Pick the right medium to send the message

It’s great to report, three years down the line, that, with the exception of the Chartered Society of Designers, design’s official bodies are at last working together to give the industry more focus and serve their respective members as well as they can.

The second “congress” of Design Unity last week was a fantastic example of those who promote design coming together to move the agenda forward. At the congress, staff from five of the six bodies involved in Design Unity met to brainstorm ideas to improve communication between themselves, within their organisations and with their external audiences. Sadly, the CSD saw fit to isolate itself once more, not sending a representative and so excluding its members from the benefits of collaboration.

The session brought home two things to me. First, it became clear just how active the design industry is. You could almost feel your diary gain weight as the five representative bodies outlined their autumn programmes. And while a lot of the events are about inspiring the creative community or making design businesses more effective, many have the potential to raise design’s profile in the wider world. A lot of what is going on in membership organisations such as the Design Business Association and British Design and Art Direction is generated by practising creatives, who devote time to projects they believe will benefit the industry. The least the rest of us can do is support these initiatives – or feed in even better ideas.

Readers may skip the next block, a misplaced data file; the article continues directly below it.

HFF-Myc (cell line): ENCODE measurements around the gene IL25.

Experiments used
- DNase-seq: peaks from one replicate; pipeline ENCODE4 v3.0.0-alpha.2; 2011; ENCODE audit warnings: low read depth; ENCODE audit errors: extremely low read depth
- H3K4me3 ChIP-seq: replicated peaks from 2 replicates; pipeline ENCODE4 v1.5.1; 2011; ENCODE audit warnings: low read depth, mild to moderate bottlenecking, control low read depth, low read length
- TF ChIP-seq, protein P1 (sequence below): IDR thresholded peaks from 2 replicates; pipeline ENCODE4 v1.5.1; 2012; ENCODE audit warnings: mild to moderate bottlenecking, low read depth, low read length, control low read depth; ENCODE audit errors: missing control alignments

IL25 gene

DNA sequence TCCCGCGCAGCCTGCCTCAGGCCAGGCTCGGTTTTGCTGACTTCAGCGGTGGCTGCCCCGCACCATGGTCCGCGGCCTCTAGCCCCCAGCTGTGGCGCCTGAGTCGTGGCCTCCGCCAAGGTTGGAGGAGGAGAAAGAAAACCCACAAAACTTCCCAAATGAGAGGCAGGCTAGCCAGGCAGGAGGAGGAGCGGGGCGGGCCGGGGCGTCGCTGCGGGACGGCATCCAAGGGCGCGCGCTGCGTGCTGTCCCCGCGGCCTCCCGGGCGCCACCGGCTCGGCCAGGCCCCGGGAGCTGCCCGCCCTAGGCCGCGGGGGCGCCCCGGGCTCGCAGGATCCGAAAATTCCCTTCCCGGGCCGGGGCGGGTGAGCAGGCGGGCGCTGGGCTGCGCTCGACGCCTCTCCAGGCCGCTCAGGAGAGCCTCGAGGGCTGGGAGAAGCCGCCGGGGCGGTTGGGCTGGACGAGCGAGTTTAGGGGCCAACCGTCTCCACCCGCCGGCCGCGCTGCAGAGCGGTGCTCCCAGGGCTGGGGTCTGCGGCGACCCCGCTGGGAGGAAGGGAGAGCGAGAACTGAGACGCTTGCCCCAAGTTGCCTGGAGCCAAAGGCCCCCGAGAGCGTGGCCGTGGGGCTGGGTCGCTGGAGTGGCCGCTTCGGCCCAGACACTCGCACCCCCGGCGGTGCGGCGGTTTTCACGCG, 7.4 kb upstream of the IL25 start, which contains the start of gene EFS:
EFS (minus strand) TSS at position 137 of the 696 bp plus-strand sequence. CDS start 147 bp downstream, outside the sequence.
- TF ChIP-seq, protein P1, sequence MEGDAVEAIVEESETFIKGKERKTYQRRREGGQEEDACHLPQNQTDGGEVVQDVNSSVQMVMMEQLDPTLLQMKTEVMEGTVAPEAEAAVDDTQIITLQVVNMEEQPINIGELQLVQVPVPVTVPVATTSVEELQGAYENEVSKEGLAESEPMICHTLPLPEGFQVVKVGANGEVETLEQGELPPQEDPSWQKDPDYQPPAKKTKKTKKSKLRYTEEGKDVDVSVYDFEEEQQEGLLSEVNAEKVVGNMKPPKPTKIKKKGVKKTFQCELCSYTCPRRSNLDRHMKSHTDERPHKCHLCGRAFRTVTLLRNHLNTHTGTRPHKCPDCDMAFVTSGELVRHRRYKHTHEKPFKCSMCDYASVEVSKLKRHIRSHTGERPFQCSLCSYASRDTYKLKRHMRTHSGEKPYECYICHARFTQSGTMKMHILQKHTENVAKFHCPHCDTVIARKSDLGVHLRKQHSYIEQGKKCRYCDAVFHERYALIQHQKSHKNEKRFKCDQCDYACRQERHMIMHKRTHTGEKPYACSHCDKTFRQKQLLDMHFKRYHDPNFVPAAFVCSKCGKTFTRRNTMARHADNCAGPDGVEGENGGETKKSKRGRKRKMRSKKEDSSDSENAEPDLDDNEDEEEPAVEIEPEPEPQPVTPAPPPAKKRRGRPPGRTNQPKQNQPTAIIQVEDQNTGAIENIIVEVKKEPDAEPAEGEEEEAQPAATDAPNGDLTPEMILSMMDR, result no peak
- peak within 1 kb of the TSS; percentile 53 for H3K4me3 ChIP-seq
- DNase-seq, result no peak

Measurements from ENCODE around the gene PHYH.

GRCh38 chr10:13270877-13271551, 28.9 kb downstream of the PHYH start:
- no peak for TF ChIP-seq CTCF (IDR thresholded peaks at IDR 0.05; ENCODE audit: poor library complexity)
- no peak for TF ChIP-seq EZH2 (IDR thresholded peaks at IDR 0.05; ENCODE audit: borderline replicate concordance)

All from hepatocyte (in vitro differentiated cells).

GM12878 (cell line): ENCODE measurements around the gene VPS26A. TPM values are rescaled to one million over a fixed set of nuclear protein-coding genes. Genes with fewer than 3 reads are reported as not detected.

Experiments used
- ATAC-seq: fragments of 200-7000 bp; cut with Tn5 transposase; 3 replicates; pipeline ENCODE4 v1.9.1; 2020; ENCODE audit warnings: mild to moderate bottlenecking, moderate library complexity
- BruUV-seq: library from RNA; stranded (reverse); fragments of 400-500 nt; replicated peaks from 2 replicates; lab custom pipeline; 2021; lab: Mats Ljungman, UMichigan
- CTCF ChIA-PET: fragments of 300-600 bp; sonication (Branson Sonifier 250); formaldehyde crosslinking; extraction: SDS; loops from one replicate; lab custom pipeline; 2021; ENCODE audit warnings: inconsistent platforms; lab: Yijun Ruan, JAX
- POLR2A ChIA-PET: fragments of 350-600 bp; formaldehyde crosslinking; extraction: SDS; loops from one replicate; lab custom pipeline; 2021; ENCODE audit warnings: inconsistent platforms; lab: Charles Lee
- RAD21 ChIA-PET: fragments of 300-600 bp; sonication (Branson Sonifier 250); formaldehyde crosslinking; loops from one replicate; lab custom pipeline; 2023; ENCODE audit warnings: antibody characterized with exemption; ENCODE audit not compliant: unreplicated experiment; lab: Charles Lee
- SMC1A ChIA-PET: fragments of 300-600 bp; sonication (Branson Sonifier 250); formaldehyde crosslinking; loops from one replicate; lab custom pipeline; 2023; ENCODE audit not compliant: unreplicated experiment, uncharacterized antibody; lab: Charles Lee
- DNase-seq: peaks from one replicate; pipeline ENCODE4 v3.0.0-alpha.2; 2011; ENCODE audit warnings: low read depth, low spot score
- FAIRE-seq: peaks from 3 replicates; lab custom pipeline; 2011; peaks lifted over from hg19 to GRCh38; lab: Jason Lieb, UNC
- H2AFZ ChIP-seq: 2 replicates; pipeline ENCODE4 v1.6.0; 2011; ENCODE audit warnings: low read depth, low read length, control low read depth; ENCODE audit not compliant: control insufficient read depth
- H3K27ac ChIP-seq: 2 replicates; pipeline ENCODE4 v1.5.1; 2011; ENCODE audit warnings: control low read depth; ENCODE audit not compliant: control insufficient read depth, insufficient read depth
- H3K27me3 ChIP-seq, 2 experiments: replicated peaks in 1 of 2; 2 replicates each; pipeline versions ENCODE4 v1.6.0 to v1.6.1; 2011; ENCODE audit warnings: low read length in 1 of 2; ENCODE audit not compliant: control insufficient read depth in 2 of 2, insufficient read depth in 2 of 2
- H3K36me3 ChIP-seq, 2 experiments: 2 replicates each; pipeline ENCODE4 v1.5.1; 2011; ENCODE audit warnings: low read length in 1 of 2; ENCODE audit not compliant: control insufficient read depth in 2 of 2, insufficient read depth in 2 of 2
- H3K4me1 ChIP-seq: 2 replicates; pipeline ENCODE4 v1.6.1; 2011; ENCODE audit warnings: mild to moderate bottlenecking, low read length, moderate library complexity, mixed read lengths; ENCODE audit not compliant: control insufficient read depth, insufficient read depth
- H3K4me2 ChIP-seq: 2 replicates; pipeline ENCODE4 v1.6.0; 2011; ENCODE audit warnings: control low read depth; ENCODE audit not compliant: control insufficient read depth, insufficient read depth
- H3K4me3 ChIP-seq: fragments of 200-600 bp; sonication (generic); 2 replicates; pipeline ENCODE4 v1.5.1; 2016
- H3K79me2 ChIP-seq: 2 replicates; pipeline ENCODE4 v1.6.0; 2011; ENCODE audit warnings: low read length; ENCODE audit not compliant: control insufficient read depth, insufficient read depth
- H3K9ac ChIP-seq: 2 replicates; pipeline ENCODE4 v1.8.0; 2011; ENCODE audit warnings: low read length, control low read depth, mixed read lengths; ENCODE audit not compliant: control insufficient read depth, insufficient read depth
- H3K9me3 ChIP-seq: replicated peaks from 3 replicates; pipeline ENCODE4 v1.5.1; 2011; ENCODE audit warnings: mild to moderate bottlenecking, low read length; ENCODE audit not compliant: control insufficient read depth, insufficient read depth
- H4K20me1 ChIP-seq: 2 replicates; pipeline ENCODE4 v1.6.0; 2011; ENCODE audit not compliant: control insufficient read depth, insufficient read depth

But the congress threw up a second, more important theme – the nature of communication. Congress facilitator Shan Preddy told participants that communication involves more than one person, that it needs a message, conveyed in a way appropriate to its audience, and that feedback from that audience is as important as delivery.

Preddy’s first point is self-explanatory, but we can all learn from the other two. So many design groups believe their brochure to be a thing of beauty, a totem to their work, when, in fact, beautiful or not, it is virtually indistinguishable from its rivals and, like them, will end up unappreciated in the recipient’s bin. The same is even truer of many websites. However stunning the graphics or clever the technology, unless the content is right – and punters know it’s up there – it is a meaningless token of a company’s grasp of electronic media.

If design is about communication, then it must be thoughtful interchange with others rather than statements made for their own sake. We should also learn from the feedback – particularly if it is a resounding silence.

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